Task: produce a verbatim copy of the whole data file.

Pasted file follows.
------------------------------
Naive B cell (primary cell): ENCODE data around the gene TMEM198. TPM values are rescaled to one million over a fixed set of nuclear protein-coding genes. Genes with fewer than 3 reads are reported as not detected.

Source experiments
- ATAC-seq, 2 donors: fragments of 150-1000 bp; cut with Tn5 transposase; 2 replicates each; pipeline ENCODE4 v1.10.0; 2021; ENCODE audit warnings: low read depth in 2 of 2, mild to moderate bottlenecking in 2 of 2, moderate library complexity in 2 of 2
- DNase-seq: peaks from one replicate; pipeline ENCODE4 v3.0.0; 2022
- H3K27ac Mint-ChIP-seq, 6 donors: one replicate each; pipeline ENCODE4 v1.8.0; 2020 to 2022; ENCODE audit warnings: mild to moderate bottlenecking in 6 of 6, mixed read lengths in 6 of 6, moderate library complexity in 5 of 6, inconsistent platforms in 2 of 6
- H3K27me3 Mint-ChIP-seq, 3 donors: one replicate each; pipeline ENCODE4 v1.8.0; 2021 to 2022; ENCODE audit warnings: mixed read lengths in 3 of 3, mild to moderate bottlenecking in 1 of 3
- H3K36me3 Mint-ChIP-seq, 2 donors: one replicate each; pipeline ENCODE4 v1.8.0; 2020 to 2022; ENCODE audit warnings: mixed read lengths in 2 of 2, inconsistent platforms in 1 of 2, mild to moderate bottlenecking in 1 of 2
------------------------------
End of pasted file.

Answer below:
Naive B cell (primary cell): ENCODE data around the gene TMEM198. TPM values are rescaled to one million over a fixed set of nuclear protein-coding genes. Genes with fewer than 3 reads are reported as not detected.

Source experiments
- ATAC-seq, 2 donors: fragments of 150-1000 bp; cut with Tn5 transposase; 2 replicates each; pipeline ENCODE4 v1.10.0; 2021; ENCODE audit warnings: low read depth in 2 of 2, mild to moderate bottlenecking in 2 of 2, moderate library complexity in 2 of 2
- DNase-seq: peaks from one replicate; pipeline ENCODE4 v3.0.0; 2022
- H3K27ac Mint-ChIP-seq, 6 donors: one replicate each; pipeline ENCODE4 v1.8.0; 2020 to 2022; ENCODE audit warnings: mild to moderate bottlenecking in 6 of 6, mixed read lengths in 6 of 6, moderate library complexity in 5 of 6, inconsistent platforms in 2 of 6
- H3K27me3 Mint-ChIP-seq, 3 donors: one replicate each; pipeline ENCODE4 v1.8.0; 2021 to 2022; ENCODE audit warnings: mixed read lengths in 3 of 3, mild to moderate bottlenecking in 1 of 3
- H3K36me3 Mint-ChIP-seq, 2 donors: one replicate each; pipeline ENCODE4 v1.8.0; 2020 to 2022; ENCODE audit warnings: mixed read lengths in 2 of 2, inconsistent platforms in 1 of 2, mild to moderate bottlenecking in 1 of 2